As Maritain writes to Cocteau,

“Poetry, too, imposes the narrow road, it presumes a certain sacred weakness—beauty limps, you say, and Jacob limped after his struggle with the angel, and the contemplative limps in one foot, says Saint Thomas, for having known God’s sweetness he remains weak on the side that leans on the world. In one sense poetry is not of this world, it is in its way a sign of contradiction; its kingdom also is in our midst, within us” (AF 91).

The sanctity of artists consists in their bearing this contradiction without escaping into an illusory aesthetic religiousness of mechanical academicism. The artist exists in the “tragic condition” of imitating the creativity of God by freely (though not in the absolute sense of God) making what does not yet exist but without receiving from his work any spiritual relief. He works toward “an end that is not his end” (AF 93). “Beauty limps” because the artist can only intimate the life of the spirit and create a beauty that provokes a desire it cannot satisfy alone. To ordain themselves into a kind of pseudo-priesthood is the perennial temptation of the poets, to which they

With his aesthetic theory Maritain seeks to purge art of its “priestly” claims by clarifying basic aesthetic concepts. His undertaking clearly depends upon the analogical relation of these terms to God—the Supreme Artist, the First Poet, the Absolute Creator, Beauty Itself. The trick for the artist is to remain within the analogical tension. No wonder Maritain praised Cocteau for his “tightrope esthetics” (AF 76)—Maritain’s own are hardly different.

Maritain never changes this posture, although some might argue that Creative Intuition in Art and Poetry represents a significant departure from his earlier one. Most noticeable is the change in rhetoric. Creative Intuition contains fewer of the passionately elaborated analogical illustrations that spice the text of Art and Scholasticism. Compare, for example, his treatments of art and beauty and the difference becomes apparent.

This does not signal a change in Maritain’s mind concerning the roots of his aesthetic theory but, rather, a change in his age and his audience. The shift in tone can be easily understood as reflecting the difference between a young convert to Catholicism and Thomism seeking to rally French intellectuals, and an established philosopher addressing an international audience as the first Mellon Lecturer at the National Gallery in Washington, DC.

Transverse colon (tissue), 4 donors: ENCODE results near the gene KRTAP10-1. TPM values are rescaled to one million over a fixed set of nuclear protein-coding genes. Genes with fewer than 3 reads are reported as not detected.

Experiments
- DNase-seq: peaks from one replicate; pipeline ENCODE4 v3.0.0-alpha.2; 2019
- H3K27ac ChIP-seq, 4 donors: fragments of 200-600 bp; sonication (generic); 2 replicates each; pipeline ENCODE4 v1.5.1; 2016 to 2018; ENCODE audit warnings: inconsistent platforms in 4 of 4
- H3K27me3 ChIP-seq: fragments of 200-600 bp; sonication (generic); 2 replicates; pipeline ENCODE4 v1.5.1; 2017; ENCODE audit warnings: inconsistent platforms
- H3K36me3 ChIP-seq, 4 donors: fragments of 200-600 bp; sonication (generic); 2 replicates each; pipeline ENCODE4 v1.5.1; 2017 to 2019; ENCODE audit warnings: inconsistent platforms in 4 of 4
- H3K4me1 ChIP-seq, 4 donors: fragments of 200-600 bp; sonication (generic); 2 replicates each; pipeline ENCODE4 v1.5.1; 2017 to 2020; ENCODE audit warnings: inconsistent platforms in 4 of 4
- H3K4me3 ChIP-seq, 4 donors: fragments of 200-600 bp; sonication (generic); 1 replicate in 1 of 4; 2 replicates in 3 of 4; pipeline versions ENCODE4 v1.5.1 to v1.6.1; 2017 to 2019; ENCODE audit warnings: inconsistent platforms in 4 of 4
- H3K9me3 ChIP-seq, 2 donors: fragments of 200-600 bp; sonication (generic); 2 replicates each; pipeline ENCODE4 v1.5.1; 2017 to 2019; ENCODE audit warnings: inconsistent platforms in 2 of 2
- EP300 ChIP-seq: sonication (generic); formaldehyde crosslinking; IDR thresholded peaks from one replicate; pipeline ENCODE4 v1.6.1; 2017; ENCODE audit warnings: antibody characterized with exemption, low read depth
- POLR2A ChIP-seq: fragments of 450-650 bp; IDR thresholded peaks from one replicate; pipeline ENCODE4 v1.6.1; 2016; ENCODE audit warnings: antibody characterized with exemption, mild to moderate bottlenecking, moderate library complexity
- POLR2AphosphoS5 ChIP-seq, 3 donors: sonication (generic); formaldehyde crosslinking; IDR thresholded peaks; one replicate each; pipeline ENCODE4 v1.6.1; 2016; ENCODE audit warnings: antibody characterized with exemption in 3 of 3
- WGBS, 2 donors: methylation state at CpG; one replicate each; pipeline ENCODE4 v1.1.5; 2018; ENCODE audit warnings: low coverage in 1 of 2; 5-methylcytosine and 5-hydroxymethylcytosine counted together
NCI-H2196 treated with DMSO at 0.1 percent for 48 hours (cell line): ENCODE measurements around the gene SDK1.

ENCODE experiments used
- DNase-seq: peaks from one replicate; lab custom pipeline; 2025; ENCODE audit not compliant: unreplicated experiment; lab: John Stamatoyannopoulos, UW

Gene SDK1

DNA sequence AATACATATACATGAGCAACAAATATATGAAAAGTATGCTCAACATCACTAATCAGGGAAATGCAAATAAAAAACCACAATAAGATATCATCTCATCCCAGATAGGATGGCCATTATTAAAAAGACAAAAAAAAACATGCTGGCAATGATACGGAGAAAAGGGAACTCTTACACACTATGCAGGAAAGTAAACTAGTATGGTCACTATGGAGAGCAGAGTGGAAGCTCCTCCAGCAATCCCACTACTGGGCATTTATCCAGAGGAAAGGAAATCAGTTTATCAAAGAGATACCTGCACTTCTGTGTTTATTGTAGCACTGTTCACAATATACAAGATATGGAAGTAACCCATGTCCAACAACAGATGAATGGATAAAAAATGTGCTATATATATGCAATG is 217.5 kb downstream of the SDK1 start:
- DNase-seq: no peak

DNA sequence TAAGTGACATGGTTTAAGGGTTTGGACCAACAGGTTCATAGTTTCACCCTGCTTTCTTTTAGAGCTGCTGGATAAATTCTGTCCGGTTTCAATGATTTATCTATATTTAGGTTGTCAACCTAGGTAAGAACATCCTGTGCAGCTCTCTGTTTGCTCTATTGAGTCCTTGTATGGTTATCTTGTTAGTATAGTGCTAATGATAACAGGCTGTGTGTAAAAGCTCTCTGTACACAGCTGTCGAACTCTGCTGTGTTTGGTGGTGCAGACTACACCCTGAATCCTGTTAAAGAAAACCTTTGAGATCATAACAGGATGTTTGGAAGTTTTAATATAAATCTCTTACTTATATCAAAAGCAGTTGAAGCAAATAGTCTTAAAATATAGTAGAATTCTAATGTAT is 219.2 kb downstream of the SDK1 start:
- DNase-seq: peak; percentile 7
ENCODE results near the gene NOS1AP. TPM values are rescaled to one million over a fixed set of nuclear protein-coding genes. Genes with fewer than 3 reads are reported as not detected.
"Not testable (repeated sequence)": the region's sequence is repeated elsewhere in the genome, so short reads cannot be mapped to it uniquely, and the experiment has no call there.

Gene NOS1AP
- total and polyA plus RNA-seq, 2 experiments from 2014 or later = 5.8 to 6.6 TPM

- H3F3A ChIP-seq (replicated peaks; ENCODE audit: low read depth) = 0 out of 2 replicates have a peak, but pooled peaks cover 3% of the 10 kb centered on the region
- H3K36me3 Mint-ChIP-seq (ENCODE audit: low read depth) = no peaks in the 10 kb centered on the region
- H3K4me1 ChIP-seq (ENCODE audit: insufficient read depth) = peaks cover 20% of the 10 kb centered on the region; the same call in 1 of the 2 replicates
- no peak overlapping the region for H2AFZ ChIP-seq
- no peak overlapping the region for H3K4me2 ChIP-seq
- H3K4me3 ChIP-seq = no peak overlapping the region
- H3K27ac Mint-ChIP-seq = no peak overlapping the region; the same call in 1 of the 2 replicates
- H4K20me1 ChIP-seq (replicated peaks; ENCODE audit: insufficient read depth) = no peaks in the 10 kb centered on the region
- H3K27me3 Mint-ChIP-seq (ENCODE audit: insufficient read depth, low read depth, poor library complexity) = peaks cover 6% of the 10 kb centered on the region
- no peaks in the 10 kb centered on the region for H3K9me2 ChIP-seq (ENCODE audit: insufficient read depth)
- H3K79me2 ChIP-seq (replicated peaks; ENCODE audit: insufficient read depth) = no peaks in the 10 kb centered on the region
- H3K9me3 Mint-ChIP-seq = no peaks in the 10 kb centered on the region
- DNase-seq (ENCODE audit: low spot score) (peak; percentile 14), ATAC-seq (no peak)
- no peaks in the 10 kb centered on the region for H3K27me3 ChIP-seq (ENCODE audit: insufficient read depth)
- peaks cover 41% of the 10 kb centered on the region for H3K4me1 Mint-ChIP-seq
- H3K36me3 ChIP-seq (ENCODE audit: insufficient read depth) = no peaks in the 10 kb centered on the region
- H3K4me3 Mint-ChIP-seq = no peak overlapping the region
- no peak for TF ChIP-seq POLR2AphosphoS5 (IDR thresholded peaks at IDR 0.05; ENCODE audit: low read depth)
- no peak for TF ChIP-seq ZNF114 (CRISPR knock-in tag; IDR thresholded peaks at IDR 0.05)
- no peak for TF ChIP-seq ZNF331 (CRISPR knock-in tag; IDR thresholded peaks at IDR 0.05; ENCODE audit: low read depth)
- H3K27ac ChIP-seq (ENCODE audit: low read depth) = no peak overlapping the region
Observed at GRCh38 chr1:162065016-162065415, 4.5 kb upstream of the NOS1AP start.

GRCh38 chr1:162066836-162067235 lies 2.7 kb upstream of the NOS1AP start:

Creative Intuition also contains much that is new, in it Maritain discusses non-Western art and aesthetics. His discussion of the creative intuition in the preconscious intellect, however, marks the decisive and final step in the development of his aesthetics. It had been suggested that these new concerns hinted at a change in Maritain from his “aesthetics-from-above approach” to an “aesthetics-from-below,” which never materialized. This is true. Maritain never gave up his theologically based, analogical description of aesthetic terms.

Maritain’s interest in Oriental and Indian culture was not new for him. His friends Olivier Lacombe and Louis Gardet exposed him and the Meudon study circle to a great deal of Eastern thought and culture. Proof of his familiarity with non-Western traditions had been evidenced in Maritain’s books for several decades before Creative Intuition. His greatest appreciation is for non-Western forms of mysticism rather than their art. His treatment of non-Western art in the first chapter of Creative Intuition serves primarily as an illustrative counterpoint to the revelation of the self, which Maritain finds gradually emerging in the history of Western art.

End of Part Two